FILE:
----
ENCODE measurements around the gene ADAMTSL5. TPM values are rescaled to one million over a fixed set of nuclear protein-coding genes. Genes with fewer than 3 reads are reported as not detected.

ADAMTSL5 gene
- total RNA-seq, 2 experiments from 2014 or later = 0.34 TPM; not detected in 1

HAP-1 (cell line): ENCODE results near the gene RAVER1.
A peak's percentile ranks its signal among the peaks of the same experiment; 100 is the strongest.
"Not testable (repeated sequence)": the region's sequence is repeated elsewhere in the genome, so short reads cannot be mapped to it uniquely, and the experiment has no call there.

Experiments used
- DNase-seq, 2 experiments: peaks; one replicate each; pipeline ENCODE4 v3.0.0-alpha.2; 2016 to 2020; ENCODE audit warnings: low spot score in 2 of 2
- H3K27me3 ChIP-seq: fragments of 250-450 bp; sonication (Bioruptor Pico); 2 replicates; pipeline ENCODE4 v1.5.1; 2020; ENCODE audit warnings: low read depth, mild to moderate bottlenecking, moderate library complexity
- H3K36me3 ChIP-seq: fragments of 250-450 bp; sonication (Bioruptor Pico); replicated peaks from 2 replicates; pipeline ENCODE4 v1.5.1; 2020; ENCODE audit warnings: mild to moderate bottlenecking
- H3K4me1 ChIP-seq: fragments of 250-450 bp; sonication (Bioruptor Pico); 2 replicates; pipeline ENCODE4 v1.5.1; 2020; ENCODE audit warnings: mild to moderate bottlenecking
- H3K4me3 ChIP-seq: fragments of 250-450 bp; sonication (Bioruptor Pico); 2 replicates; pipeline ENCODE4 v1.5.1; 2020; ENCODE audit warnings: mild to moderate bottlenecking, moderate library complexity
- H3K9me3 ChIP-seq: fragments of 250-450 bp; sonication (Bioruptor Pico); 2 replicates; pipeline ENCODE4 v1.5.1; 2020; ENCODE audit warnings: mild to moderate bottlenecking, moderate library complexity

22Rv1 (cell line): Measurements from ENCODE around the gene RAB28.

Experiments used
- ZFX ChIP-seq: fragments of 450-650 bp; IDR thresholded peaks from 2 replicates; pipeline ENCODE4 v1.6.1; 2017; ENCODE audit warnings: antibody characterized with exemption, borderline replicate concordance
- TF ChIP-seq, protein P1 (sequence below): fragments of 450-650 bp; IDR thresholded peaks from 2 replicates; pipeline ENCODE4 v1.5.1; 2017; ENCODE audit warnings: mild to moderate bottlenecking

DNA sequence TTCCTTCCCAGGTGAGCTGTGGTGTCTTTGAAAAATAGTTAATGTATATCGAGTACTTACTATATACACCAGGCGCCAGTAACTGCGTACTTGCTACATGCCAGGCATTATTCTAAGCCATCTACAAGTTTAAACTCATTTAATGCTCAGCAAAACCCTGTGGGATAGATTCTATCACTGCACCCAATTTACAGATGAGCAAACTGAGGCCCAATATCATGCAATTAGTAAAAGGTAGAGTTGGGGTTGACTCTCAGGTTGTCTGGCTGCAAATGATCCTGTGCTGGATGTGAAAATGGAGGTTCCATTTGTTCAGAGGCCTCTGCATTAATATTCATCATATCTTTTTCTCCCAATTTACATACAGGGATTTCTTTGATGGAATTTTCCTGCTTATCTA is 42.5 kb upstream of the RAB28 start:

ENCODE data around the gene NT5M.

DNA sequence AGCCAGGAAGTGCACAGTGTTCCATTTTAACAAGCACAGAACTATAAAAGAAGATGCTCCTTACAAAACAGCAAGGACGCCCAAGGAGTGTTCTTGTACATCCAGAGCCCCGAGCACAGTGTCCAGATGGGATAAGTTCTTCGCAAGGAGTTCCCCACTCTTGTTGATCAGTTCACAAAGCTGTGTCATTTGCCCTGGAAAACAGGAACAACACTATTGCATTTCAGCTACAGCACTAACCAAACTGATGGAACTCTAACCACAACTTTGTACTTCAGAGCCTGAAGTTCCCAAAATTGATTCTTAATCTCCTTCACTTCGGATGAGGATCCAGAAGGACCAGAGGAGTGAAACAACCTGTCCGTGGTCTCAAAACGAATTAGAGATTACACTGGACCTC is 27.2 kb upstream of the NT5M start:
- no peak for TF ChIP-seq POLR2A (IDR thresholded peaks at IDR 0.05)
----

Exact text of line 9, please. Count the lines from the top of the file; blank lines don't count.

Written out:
- H3K27me3 ChIP-seq: fragments of 250-450 bp; sonication (Bioruptor Pico); 2 replicates; pipeline ENCODE4 v1.5.1; 2020; ENCODE audit warnings: low read depth, mild to moderate bottlenecking, moderate library complexity